As Niche is gets closer to launching our next issue, and as it is submission season, as it were, we thought we’d jump into the fray with a Journal Spotlight. I am very excited and pleased to invite the co-founder Anitia Dellaria of Bird’s Thumb toNiche Features. I want to take this opportunity to thank her again for taking the time to conduct the following interview.
NICHE: One thing I love about Bird’s Thumb is how welcoming it is to unpublished writers. Your header states that Bird’s Thumb is “dedicated to the discovery and publication of emerging writers.” Why was it important for you and Sahar Mustafah to launch a literary magazine that keeps emerging writers firmly in mind?
ANITA DELLARIA: Sahar and I are writers and have spent decades (collectively) teaching writing, participating in various writer groups and classes so, having had our share of rejections and successes, we came to this project with a lot of expe- rience knowing there was a ton of great writing out there waiting to be discovered. We felt that because of our experience we could actually be helpful to emerging and new writers not just in providing a venue for publication, but in being edi- tors and working with our contributors when we see promising work. Writers need dedicated editors and editors need dedicated writers. But I do think we were a little surprised at just how thrilling this grassroots venture is. We are not con- strained by any institution or the need to be profitable. We donate our work, time, and expertise, and it’s awesome.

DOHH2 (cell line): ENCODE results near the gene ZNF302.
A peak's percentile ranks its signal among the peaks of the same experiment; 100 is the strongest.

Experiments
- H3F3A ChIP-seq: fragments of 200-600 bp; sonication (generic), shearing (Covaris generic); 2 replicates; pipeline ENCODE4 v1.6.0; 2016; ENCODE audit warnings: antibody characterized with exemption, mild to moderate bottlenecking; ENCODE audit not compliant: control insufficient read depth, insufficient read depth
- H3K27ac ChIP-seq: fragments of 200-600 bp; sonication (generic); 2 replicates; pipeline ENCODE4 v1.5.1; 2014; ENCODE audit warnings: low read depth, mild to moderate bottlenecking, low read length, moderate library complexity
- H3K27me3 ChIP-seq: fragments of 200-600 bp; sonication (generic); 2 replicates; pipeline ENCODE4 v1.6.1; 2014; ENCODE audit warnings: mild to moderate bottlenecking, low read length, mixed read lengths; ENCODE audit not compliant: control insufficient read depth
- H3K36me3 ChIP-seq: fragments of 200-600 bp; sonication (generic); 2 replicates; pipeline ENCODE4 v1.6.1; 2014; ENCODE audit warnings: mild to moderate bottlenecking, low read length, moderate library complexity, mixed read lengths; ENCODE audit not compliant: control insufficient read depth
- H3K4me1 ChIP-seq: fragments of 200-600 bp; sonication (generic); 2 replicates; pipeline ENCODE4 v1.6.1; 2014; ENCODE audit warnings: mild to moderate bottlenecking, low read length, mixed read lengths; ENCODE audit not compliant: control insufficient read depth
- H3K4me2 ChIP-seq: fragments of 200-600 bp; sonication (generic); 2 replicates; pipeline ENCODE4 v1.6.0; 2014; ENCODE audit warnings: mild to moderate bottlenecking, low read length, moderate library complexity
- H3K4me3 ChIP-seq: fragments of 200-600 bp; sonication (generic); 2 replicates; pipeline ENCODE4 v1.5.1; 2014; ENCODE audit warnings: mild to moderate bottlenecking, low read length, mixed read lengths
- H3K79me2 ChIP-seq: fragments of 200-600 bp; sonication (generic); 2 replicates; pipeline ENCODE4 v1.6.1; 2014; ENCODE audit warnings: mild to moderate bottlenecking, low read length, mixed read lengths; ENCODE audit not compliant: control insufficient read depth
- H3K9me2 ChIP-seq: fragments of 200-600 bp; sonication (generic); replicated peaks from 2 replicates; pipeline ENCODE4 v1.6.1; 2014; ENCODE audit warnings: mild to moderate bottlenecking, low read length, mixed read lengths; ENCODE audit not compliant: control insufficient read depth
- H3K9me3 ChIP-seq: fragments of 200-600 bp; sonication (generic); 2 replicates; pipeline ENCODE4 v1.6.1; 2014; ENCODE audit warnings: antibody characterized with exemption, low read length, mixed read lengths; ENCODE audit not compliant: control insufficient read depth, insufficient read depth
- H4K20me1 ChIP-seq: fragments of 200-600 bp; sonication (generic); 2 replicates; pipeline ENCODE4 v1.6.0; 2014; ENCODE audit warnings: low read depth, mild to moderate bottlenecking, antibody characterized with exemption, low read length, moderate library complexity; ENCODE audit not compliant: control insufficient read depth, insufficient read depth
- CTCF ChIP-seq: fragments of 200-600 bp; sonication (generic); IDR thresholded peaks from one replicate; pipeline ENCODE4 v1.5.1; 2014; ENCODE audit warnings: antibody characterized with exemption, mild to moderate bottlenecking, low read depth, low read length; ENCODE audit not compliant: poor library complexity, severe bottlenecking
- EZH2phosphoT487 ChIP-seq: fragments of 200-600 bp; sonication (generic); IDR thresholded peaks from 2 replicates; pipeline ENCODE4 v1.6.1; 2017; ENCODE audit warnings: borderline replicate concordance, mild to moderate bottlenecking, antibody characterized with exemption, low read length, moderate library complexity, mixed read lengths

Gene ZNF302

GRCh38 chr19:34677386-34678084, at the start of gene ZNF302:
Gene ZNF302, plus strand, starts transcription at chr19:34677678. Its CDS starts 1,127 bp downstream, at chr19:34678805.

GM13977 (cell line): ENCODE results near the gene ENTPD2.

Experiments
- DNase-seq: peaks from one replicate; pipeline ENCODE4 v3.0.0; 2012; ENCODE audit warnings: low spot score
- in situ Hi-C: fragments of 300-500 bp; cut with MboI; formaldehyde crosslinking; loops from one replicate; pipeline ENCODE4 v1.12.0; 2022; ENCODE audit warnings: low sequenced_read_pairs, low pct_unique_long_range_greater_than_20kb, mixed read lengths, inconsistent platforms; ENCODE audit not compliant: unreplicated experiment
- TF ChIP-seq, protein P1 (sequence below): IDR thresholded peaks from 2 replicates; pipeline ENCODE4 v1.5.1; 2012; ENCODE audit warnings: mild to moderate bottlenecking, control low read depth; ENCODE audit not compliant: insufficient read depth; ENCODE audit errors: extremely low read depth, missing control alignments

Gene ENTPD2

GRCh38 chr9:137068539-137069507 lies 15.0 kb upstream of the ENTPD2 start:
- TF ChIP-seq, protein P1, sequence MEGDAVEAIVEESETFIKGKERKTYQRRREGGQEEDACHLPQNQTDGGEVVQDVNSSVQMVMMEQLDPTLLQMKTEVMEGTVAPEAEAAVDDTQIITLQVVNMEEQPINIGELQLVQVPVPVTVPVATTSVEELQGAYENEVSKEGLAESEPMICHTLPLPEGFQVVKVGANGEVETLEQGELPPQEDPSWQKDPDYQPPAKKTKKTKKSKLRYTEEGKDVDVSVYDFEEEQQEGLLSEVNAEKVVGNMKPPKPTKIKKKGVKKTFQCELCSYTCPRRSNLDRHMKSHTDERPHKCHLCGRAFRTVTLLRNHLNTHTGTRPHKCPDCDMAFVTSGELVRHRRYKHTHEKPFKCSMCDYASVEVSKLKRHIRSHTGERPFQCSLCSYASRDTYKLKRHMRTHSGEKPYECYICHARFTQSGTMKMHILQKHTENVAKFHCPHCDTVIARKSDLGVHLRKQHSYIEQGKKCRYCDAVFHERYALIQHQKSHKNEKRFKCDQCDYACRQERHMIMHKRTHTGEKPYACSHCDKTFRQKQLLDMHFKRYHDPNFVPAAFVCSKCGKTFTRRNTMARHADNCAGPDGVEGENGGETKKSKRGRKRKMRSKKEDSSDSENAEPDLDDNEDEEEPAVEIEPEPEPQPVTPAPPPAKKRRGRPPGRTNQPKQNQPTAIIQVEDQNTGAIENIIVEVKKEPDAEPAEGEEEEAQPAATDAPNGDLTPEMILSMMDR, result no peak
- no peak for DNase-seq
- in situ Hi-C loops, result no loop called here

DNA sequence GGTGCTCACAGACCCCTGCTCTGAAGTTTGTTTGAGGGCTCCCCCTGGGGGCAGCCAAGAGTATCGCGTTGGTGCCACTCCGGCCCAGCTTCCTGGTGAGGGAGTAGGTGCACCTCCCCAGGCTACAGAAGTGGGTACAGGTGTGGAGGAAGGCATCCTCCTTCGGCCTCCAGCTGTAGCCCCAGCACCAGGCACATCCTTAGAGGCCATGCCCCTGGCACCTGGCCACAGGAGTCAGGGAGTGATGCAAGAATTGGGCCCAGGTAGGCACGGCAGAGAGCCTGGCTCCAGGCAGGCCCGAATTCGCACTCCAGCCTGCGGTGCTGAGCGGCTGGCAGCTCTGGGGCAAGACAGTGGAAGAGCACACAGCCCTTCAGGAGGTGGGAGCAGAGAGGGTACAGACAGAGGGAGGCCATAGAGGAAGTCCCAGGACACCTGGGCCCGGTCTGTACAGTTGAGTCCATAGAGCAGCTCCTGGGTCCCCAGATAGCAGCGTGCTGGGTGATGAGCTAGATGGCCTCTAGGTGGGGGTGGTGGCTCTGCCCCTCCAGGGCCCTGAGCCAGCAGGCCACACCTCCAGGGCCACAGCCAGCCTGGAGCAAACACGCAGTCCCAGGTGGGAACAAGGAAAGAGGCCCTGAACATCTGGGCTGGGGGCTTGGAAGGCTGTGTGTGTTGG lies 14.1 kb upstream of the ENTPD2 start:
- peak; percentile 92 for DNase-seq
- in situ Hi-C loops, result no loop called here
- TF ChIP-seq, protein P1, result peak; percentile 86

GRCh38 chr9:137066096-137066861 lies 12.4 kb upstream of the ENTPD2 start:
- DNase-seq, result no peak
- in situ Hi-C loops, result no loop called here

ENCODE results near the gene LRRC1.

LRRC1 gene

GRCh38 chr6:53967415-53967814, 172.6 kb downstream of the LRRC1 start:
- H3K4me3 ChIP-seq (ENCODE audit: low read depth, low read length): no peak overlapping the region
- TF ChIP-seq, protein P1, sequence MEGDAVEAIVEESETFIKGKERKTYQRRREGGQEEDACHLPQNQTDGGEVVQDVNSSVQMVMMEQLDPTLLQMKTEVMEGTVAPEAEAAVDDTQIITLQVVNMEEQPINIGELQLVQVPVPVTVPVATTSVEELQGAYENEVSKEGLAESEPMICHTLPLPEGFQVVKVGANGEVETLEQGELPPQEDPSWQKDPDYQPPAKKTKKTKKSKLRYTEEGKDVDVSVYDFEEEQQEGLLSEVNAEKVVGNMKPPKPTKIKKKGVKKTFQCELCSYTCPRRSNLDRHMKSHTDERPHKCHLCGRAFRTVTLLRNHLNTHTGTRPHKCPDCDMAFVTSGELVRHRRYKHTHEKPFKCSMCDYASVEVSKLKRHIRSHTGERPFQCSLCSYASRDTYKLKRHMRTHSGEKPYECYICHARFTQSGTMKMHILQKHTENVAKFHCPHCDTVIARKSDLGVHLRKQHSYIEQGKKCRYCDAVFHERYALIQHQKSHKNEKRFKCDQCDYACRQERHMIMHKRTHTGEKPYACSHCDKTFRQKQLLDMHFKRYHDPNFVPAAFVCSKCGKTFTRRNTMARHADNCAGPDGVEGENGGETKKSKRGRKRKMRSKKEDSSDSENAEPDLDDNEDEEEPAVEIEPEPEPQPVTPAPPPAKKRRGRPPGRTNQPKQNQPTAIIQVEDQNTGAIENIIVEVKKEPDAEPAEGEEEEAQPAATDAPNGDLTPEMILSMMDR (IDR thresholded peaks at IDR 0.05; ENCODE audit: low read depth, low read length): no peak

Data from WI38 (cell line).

NICHE: I know only of a few other literary magazines that take time to work with contributors when they see promising work. Most publications ascribe to the idea that, if a piece of writing needs work, then it shouldn’t have been sent out. How do you personally feel about that opinion, and how much time do you, as editors, devote to working one-on-one with contributors? Could you speak a little more about what that work with contributors entails.
ANITA DELLARIA: First, let me say that most of the work we accept only needs careful copy editing. However, if we think a piece has promise, we’ll offer to work with the writer, and often will go through more than one re-write. I want to stress that we’re not re-writing the piece. We can’t tell the writer what to write; we can only help the writer to make it better. It’s a fine line and we walk it carefully. When we do extend an offer to look at rewrites, we reserve the right not to publish it if we can’t agree with the writer on the final version. With fiction, we might ask for more character development, sometimes a change to an ending, sometimes removing sections, sometimes rearranging things. If a piece has heart and life and is interesting and the writing is alive and engaging but just needs a little (or more than a little) work, we’ll give it a shot. All pieces — fiction, nonfiction, and poetry — get careful word by word and line by line editing. Having said that, we are more likely to reject a poem that isn’t done yet than a work of fiction or nonfiction. We believe it is the job of editors to help writ- ers make their work better.
NICHE: You’ve stated before that you admire writers who take risks, and play with form. Can you speak a little to what taking risks in writing means?
ANITA DELLARIA: This question is harder to answer than I thought. On the one hand, to say you want work that takes risks isn’t really saying anything risky, because who wants writing that doesn’t do that? On the other hand, it’s really hard to define what taking risks means. Sometimes it’s subject matter; sometimes it means playing with form, and, in the case of poetry, actually writing formal verse can be very risky. To write honestly is probably the biggest risk there is.